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“Titus Andronicus” to be translated by Howie Seago and students into ASL

October 11, 2016
By Andrew Greenman, '10


Howie Seago, current William H. and Ruth Crane Schaefer Distinguished Faculty who is teaching in the theater program during the 2016 fall semester, is working with his THE 495 students to translate William Shakespeare’s Titus Andronicus into ASL. Their work was showcased on October 15, 2016, as part of the First Folio! month activities.

Seago is modeling the translation process after the “Play On!” initiative, launched by the Oregon Shakespeare Festival (OSF), a not-for-profit professional theater in Ashland, Oregon. Seago was asked to submit this fall’s translation for the 2019 OSF season by artistic director Bill Rauch.  

“If that were to happen, it would involve at least four deaf actors on stage, which is a really big deal,” said Seago. 

Two OSF support staff members, Lue Douthit, director, and Taylor Bailey, assistant director of “Play On!”, are assisting this fall, as is Lezlie Cross, dramaturg, and Christine Albright, director and teacher.

Seago’s career began with a role in Ajax, a production of Peter Sellars, a well-known opera, theater, and festival director. He then joined the National Theatre of the Deaf, as well as making several appearances on television shows and films, most notably Star Trek: The Next Generation and The Equalizer.

Seago had a prominent role in Beyond Silence as Martin, a deaf father of a hearing child who struggles with her identity. He also played the role of Grandpa Dale in ASL Film‘s The Legend of the Mountain Man, a film about three kids who visit their grandparents in rural Montana and discover a strange forest creature, learning more about their family history in the process.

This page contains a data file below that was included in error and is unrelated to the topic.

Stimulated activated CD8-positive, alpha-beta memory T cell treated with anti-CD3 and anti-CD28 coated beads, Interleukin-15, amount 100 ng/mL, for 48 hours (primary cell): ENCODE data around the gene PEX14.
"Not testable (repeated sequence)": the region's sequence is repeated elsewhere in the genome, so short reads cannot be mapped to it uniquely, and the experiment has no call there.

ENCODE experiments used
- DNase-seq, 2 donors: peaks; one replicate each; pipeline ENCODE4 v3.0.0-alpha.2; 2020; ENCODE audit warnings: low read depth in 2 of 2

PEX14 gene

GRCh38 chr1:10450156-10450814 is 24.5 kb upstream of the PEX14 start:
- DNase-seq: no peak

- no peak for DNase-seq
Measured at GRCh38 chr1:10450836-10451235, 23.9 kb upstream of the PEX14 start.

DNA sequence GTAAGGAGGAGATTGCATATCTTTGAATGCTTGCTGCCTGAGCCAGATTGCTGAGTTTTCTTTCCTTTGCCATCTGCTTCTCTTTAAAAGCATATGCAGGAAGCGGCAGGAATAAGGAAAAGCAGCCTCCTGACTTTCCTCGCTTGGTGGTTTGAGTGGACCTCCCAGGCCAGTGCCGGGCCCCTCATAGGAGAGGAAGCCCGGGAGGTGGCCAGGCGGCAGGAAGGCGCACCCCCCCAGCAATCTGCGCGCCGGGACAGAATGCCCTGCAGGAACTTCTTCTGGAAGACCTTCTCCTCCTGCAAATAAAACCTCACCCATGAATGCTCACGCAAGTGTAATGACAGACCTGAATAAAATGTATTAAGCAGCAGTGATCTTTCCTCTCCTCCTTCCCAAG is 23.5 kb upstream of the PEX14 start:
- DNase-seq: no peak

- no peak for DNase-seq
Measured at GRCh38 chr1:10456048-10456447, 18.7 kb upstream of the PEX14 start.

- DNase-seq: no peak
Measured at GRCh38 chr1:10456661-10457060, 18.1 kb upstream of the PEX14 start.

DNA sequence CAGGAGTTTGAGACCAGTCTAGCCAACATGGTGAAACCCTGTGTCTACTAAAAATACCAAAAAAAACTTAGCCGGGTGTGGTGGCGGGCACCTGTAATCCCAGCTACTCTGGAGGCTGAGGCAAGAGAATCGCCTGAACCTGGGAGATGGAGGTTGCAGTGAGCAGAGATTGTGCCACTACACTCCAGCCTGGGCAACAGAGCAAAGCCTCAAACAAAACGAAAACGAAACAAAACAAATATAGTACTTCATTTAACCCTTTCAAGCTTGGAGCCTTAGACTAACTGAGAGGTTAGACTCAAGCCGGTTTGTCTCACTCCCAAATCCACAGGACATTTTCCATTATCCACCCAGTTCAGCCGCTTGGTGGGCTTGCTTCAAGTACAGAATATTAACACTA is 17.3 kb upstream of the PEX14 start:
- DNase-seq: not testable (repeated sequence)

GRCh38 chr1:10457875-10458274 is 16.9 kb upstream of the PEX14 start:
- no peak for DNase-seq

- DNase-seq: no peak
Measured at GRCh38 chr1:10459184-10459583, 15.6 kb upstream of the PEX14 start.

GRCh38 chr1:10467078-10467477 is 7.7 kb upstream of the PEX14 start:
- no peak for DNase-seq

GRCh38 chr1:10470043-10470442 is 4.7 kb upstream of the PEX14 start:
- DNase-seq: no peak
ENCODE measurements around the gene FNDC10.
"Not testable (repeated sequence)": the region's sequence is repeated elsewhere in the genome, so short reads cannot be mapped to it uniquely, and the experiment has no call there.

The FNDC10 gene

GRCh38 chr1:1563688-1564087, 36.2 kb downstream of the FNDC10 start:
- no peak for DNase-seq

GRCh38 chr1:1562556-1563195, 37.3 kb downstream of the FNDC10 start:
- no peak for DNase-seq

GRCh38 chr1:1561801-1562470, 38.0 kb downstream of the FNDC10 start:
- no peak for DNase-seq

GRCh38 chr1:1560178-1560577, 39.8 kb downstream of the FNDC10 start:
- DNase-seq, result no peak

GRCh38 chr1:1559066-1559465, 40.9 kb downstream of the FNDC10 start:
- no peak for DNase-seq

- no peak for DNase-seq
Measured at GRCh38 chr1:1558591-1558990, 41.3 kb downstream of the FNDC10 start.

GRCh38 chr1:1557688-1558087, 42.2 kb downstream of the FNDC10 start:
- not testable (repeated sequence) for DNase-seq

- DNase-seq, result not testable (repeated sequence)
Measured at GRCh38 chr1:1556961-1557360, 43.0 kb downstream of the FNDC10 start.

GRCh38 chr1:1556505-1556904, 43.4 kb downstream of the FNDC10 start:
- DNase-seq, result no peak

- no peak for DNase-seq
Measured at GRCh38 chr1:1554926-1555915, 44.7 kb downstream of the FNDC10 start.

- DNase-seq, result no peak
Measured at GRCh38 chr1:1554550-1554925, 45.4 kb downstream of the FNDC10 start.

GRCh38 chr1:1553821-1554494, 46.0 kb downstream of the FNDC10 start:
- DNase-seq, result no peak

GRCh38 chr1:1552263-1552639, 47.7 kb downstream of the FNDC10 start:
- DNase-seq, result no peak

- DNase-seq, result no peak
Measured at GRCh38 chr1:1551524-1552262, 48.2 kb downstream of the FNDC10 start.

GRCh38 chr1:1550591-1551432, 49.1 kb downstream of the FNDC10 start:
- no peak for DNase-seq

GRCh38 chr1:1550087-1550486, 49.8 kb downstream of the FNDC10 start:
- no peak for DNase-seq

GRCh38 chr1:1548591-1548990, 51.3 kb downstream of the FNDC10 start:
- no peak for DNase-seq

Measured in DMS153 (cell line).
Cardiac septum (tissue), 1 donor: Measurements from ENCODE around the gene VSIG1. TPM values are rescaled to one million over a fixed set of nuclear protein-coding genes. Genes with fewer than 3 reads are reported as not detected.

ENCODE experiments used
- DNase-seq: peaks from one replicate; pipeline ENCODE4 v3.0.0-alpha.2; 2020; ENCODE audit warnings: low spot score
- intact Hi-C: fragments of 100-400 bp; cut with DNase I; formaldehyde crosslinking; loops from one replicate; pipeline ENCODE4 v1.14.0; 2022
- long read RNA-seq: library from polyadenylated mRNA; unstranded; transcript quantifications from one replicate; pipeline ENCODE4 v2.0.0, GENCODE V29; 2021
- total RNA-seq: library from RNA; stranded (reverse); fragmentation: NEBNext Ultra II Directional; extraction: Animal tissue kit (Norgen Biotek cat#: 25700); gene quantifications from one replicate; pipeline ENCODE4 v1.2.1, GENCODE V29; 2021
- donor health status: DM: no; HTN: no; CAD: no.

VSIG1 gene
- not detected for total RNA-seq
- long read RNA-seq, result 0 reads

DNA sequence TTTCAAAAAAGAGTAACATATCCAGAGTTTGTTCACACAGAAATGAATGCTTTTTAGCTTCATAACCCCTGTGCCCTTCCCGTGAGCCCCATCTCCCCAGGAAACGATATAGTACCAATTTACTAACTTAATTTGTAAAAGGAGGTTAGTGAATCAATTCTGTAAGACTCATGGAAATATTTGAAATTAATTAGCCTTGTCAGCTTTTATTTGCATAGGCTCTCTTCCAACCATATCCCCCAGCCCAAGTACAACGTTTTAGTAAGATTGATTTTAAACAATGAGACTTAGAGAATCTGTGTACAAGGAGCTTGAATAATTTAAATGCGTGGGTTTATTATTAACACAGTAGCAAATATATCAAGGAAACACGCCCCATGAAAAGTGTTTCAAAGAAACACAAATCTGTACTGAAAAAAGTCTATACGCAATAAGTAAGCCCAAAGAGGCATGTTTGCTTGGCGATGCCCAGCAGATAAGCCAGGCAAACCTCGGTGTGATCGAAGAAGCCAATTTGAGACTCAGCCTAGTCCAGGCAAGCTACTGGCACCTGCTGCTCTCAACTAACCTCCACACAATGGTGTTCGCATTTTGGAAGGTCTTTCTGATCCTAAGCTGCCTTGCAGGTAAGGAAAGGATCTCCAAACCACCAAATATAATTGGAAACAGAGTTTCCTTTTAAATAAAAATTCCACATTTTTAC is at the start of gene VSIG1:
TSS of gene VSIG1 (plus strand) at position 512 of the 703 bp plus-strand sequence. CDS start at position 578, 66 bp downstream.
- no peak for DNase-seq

Seago, who usually works with hearing actors and actresses, sees working with deaf people on campus and having access to total communication as stepping back into a world of comfort.  

“I have already learned quite a bit and gained some perspectives on translating in different ways, and on how to work with younger deaf actors,” said Seago.  

Seago hopes to see his students gain a better understanding of how to translate Shakespeare into ASL.  

“I hope my students will develop the skills and confidence to perform Shakespeare in a clear, comprehensive, highly visual, and artistic manner, in addition to analyzing how some of the hearing characters might be switched to deaf characters in plausible ways,” said Seago.  

Titus Andronicus is a tragedy, taking place in Rome. Saturninus and his brother, Bassianus, insist on succeeding their father as Caesar. However, Marcus Andronicus, Titus’s brother, declares that people are demanding Titus to be the one who makes the final decision after he returns home from war. Chaos break out. In the end, Saturninus is chosen as Caesar, and Titus is killed. The full play and its script can be read here.  

First Folio! The Book That Gave Us Shakespeare was made possible in part by a major grant from the National Endowment for the Humanities: Exploring the human endeavor, and by the generous support of, The Lord Browne of Madingley, Vinton and Sigrid Cerf, the British Council, Stuart and Mimi Rose, Albert and Shirley Small, and other generous donors.

Updated November 7, 2016.

11 October 2016
By Andrew Greenman, '10


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Andrew Greenman, '10

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